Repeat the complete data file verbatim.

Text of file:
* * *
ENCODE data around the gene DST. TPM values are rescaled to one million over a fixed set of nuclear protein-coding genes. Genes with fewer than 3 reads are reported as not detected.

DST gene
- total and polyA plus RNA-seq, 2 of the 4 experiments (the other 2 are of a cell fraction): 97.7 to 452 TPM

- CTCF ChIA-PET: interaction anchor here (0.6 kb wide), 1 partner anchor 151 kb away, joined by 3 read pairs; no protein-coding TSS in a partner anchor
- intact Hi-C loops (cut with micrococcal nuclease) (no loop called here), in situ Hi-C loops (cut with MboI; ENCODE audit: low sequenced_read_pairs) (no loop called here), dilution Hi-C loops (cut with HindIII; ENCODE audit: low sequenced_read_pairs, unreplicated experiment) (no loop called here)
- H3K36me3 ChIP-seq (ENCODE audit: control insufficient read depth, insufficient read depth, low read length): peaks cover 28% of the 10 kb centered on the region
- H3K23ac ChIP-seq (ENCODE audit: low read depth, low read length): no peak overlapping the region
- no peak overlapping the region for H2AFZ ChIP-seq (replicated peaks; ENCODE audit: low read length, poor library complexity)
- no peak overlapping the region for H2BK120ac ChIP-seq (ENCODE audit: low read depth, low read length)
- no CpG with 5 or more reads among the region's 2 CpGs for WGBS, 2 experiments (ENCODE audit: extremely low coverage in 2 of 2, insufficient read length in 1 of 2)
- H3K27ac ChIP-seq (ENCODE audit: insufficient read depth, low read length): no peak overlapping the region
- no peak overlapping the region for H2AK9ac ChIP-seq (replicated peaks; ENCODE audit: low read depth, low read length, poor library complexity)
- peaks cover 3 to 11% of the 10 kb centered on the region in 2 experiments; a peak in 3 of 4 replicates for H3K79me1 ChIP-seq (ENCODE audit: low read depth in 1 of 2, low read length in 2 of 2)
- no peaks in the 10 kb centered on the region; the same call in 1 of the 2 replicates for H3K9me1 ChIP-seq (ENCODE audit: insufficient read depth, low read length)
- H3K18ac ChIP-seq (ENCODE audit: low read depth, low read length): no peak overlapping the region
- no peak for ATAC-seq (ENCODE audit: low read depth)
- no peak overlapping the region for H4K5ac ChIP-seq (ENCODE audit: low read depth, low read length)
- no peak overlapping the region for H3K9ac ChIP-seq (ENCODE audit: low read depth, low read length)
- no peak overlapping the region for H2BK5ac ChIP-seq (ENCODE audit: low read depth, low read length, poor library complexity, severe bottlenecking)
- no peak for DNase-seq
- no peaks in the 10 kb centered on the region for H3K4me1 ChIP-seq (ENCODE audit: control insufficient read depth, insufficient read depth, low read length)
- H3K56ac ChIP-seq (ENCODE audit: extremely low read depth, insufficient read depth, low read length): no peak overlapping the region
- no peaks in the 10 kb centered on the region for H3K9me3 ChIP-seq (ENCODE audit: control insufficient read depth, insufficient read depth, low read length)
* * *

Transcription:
ENCODE data around the gene DST. TPM values are rescaled to one million over a fixed set of nuclear protein-coding genes. Genes with fewer than 3 reads are reported as not detected.

DST gene
- total and polyA plus RNA-seq, 2 of the 4 experiments (the other 2 are of a cell fraction): 97.7 to 452 TPM

- CTCF ChIA-PET: interaction anchor here (0.6 kb wide), 1 partner anchor 151 kb away, joined by 3 read pairs; no protein-coding TSS in a partner anchor
- intact Hi-C loops (cut with micrococcal nuclease) (no loop called here), in situ Hi-C loops (cut with MboI; ENCODE audit: low sequenced_read_pairs) (no loop called here), dilution Hi-C loops (cut with HindIII; ENCODE audit: low sequenced_read_pairs, unreplicated experiment) (no loop called here)
- H3K36me3 ChIP-seq (ENCODE audit: control insufficient read depth, insufficient read depth, low read length): peaks cover 28% of the 10 kb centered on the region
- H3K23ac ChIP-seq (ENCODE audit: low read depth, low read length): no peak overlapping the region
- no peak overlapping the region for H2AFZ ChIP-seq (replicated peaks; ENCODE audit: low read length, poor library complexity)
- no peak overlapping the region for H2BK120ac ChIP-seq (ENCODE audit: low read depth, low read length)
- no CpG with 5 or more reads among the region's 2 CpGs for WGBS, 2 experiments (ENCODE audit: extremely low coverage in 2 of 2, insufficient read length in 1 of 2)
- H3K27ac ChIP-seq (ENCODE audit: insufficient read depth, low read length): no peak overlapping the region
- no peak overlapping the region for H2AK9ac ChIP-seq (replicated peaks; ENCODE audit: low read depth, low read length, poor library complexity)
- peaks cover 3 to 11% of the 10 kb centered on the region in 2 experiments; a peak in 3 of 4 replicates for H3K79me1 ChIP-seq (ENCODE audit: low read depth in 1 of 2, low read length in 2 of 2)
- no peaks in the 10 kb centered on the region; the same call in 1 of the 2 replicates for H3K9me1 ChIP-seq (ENCODE audit: insufficient read depth, low read length)
- H3K18ac ChIP-seq (ENCODE audit: low read depth, low read length): no peak overlapping the region
- no peak for ATAC-seq (ENCODE audit: low read depth)
- no peak overlapping the region for H4K5ac ChIP-seq (ENCODE audit: low read depth, low read length)
- no peak overlapping the region for H3K9ac ChIP-seq (ENCODE audit: low read depth, low read length)
- no peak overlapping the region for H2BK5ac ChIP-seq (ENCODE audit: low read depth, low read length, poor library complexity, severe bottlenecking)
- no peak for DNase-seq
- no peaks in the 10 kb centered on the region for H3K4me1 ChIP-seq (ENCODE audit: control insufficient read depth, insufficient read depth, low read length)
- H3K56ac ChIP-seq (ENCODE audit: extremely low read depth, insufficient read depth, low read length): no peak overlapping the region
- no peaks in the 10 kb centered on the region for H3K9me3 ChIP-seq (ENCODE audit: control insufficient read depth, insufficient read depth, low read length)